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Walking A Hard Line On Campaign Trail in Iowa
Can Anti-Immigration Fervor Keep Tancredo in the Race?

By Sridhar Pappu
Washington Post Staff Writer
Saturday, August 11, 2007

DES MOINES -- From a hill in a park an hour and a half away from Des Moines, one can see buffalo grazing on a field below. The morning sky has darkened with rain clouds and a light wind brushes nearby corn. This is summer in the Midwest, a reminder, somehow, of what our country is, and of who we think we are.

Ron Duncan, a 65-year-old retired truck driver, and his wife, Connie, step out of their RV on Wednesday. They pass for an advance team for the presidential campaign of five-term Rep. Tom Tancredo (R-Colo.). For a couple of weeks, they've set up signs and banners and made sure there are enough stickers for those who show up to hear the man whose hard line against illegal immigration and its runoff issues has made him a catalyst for many here in the heart of the heart of the country.

"A year ago I saw all these people marching with foreign flags in the immigration protests and decided to get off my recliner," Ron explains as he puts up a banner at the front of the driveway of the education center in Swan Lake State Park. "I asked what happened to the culture I grew up in. When I heard this man, I decided this was a man I could follow."

Connie wears an ankle-length denim skirt and, like her husband, a T-shirt that reads: "I'm a Member of Tom's Army Against Amnesty!" She shares Ron's devotion not only to Tancredo, but to halting a Latin American invasion. It's an assault, they say, not only against native blue-collar workers unwilling to take lower wages, but on the idea of the United States itself.

"He really has the concerns of America at heart," Connie says of Tancredo. "He's concerned about the culture of America itself. What's happening to the bedrock of American culture."

In another time, the Duncans might be just another couple working for a candidate as a way of passing the time before the Hawkeyes and Cyclones begin their football seasons in Iowa City and Ames. But during a summer when an immigration bill supported by the Democratic leadership and a Republican president died after nationwide protest, their man's second-tier candidacy gained attention. The question regarding Tancredo is simple: Is one issue able to push a campaign to new heights? Will it serve him well in today's Ames straw poll? And should Rudy or Mitt or Fred or John be worried?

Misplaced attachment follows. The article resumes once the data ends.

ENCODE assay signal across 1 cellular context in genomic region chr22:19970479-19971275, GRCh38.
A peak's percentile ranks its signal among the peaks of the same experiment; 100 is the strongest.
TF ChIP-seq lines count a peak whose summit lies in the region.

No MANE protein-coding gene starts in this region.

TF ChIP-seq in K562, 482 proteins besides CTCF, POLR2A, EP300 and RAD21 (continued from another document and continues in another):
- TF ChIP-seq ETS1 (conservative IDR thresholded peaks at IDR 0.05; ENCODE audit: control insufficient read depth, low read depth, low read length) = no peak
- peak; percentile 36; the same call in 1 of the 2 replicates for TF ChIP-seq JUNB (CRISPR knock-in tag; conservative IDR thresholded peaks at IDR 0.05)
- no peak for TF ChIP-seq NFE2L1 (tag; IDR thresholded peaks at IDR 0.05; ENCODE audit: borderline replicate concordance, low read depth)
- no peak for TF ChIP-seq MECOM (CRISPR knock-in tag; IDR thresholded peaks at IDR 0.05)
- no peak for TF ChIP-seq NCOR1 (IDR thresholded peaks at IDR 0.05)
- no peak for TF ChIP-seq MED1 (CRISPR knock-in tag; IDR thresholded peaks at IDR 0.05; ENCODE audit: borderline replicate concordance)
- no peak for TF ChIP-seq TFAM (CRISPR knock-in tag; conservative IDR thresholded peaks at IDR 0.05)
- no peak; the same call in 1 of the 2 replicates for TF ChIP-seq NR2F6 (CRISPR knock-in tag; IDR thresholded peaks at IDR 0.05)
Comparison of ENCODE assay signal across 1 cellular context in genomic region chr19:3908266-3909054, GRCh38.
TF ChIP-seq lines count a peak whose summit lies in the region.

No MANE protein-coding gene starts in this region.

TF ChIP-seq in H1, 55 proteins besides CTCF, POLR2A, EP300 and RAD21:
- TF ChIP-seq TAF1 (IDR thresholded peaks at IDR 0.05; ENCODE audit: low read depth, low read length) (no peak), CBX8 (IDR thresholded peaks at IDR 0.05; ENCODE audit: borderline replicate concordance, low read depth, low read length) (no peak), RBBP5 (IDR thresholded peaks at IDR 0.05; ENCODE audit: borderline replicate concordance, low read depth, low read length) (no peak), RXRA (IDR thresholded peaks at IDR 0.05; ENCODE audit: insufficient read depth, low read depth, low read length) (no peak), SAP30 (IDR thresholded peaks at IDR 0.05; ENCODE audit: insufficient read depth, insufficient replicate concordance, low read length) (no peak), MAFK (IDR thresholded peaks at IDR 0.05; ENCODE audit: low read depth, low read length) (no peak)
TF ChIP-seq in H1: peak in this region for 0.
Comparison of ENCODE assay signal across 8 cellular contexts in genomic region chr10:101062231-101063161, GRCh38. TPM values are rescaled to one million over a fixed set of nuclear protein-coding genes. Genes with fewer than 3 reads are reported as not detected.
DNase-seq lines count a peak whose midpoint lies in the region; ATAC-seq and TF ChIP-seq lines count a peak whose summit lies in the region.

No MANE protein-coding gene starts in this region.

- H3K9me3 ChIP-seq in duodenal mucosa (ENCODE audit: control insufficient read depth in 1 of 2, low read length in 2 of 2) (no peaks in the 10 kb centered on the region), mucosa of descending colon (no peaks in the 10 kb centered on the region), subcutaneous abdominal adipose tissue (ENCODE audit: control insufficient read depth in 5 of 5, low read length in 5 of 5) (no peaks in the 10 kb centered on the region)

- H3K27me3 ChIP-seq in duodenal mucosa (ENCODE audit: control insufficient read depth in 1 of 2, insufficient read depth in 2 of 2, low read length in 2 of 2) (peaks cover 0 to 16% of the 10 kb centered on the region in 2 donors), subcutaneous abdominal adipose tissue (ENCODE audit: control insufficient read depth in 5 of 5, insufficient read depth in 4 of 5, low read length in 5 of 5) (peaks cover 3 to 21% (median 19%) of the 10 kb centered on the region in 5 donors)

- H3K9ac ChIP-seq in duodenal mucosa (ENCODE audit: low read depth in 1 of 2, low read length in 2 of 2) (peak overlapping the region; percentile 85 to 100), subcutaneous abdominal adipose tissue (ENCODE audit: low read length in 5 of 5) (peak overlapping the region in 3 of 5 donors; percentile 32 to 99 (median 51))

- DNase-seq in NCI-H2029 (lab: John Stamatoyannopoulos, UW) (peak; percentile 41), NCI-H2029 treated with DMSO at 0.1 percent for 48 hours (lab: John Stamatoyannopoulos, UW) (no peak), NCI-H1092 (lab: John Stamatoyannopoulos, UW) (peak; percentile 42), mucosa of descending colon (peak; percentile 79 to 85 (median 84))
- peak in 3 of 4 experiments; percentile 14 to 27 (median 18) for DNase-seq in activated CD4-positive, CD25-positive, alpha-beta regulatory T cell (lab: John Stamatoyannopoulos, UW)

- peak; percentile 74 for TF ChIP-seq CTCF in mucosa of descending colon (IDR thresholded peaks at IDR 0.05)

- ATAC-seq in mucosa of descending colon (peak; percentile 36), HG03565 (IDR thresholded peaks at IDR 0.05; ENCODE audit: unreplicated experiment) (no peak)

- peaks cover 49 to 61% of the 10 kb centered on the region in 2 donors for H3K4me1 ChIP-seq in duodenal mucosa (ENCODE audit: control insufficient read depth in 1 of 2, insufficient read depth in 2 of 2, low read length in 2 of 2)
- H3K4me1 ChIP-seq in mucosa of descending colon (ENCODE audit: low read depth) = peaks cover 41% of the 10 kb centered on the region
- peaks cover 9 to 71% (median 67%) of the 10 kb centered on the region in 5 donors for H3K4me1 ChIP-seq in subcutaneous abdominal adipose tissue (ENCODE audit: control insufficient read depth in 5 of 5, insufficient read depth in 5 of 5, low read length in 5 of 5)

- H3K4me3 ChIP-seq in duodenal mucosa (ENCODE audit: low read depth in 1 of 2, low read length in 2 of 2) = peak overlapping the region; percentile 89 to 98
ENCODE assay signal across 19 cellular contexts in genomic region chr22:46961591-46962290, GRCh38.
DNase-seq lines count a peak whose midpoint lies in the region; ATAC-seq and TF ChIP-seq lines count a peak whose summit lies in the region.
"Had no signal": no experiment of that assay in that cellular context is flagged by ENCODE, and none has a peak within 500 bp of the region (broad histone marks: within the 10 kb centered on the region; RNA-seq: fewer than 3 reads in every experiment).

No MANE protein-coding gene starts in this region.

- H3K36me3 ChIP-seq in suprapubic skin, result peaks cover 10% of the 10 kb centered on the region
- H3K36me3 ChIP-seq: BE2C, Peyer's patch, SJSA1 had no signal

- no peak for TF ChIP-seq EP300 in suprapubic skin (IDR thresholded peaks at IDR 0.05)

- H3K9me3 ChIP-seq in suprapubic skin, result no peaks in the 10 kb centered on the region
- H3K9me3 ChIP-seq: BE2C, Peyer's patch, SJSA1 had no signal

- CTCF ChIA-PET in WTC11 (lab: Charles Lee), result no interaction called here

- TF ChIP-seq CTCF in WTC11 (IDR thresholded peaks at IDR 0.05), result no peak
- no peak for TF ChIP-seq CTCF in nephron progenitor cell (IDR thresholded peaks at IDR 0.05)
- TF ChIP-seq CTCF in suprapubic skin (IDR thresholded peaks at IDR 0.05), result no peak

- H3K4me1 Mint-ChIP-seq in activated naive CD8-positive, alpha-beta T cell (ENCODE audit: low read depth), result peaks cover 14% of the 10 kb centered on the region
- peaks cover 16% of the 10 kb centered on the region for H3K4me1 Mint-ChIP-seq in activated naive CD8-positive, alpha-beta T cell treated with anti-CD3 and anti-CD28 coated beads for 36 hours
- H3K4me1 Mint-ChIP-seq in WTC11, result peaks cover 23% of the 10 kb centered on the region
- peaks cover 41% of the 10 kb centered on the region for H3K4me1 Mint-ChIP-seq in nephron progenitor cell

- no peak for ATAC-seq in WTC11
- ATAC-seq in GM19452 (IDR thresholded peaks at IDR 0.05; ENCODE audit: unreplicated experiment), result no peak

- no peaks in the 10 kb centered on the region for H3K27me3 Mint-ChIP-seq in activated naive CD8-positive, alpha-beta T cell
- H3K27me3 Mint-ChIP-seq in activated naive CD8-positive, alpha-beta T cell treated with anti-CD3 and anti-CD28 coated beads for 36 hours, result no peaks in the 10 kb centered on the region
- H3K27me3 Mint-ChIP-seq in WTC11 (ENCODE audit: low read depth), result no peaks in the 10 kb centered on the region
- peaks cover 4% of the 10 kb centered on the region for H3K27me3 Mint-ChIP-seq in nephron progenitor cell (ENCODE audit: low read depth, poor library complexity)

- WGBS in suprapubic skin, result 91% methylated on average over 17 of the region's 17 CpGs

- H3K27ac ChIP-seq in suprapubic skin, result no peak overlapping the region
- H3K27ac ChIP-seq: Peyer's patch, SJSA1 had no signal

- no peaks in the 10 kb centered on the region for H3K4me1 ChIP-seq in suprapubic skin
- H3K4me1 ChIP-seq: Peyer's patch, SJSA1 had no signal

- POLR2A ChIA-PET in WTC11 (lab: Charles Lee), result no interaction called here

From a distance it's easy to say no. Tancredo has little money and a young staff largely without political experience. Often during the televised debates, he's pushed off to the side. One couldn't blame Tancredo if he decided to play Tetris on his cellphone while waiting for the moderator's question.

But it's here, on the ground, that the 61-year-old former civics teacher finds people willing to not only listen but enlist in his cause. Speaking to largely older crowds in town halls, he mostly ignores Iraq and Darfur and universal health care. Where he reaches them is in his pledge to drive the nation's 12 million to 20 million illegal immigrants back to their native homes. He speaks against bilingual education, calling English the glue that "holds the country together."

In his stops -- attended by anywhere from 20 to 100 people -- he reads a letter from a woman unable to find crew socks in a California Wal-Mart until she finds a black worker, who, unlike her co-workers, knows the language. He talks about crime and the influx of drugs, and of a nation whose sovereignty has been compromised. He shakes his head at a bilingual edition of an Iowa paper and proudly reads the beginning of a newspaper story about an illegal immigrant in Colorado having to return to Mexico because of stepped-up requirements for authentic documentation.

Then comes Bay. Yes, Bay Buchanan -- the onetime treasurer of the United States under Ronald Reagan who managed her brother Pat's three bids for the presidency. Yes, that Bay -- the woman who cuts a swath the size of a small Latin American country in any room she enters with the sleek appearance of a debutante and the loud, impassioned voice of a South Side Chicago ward boss.

As the woman who convinced Tancredo to run, Buchanan -- who quit her gig on CNN to do this -- not only serves as his campaign chairwoman but almost as his co-candidate. Following each Tancredo speech, she will address the crowd, urging, pleading, begging for people to attend the Ames straw poll while lashing out against the established candidates. At one event, her book "The Extreme Makeover of Hillary (Rodham) Clinton" was set out next to Tancredo's "In Mortal Danger: The Battle for America's Border and Security." Both were given away in exchange for a donation.

" 'Partners' is the word I would use," Buchanan says of her campaign role. "We work very well together."

"You need the cause," she says, speaking of the campaign's focus on illegal immigration. "The cause will get them out to the straw poll when they're not feeling well, and we have a cause. I want to come slowly and come over the top. I want to be the one coming up. I want the other guy looking over his shoulder."

An easy banter exists between them beyond the stage. Sitting down for a quick lunch following the Swan Lake event, Tancredo says, "I wonder when Fred Thompson's gonna make his announcement?"

"Labor Day is the latest day he's giving us," Buchanan says.

When someone interjects that the late start date could be attributed to "Law & Order," the NBC program Thompson recently left, Buchanan says, "He gets money from the reruns. Because of the rules, they'd have to give equal time. They would have to put Tom on. Tom on all the time."

"Except they'd make me the rapist he's arresting or something," Tancredo says.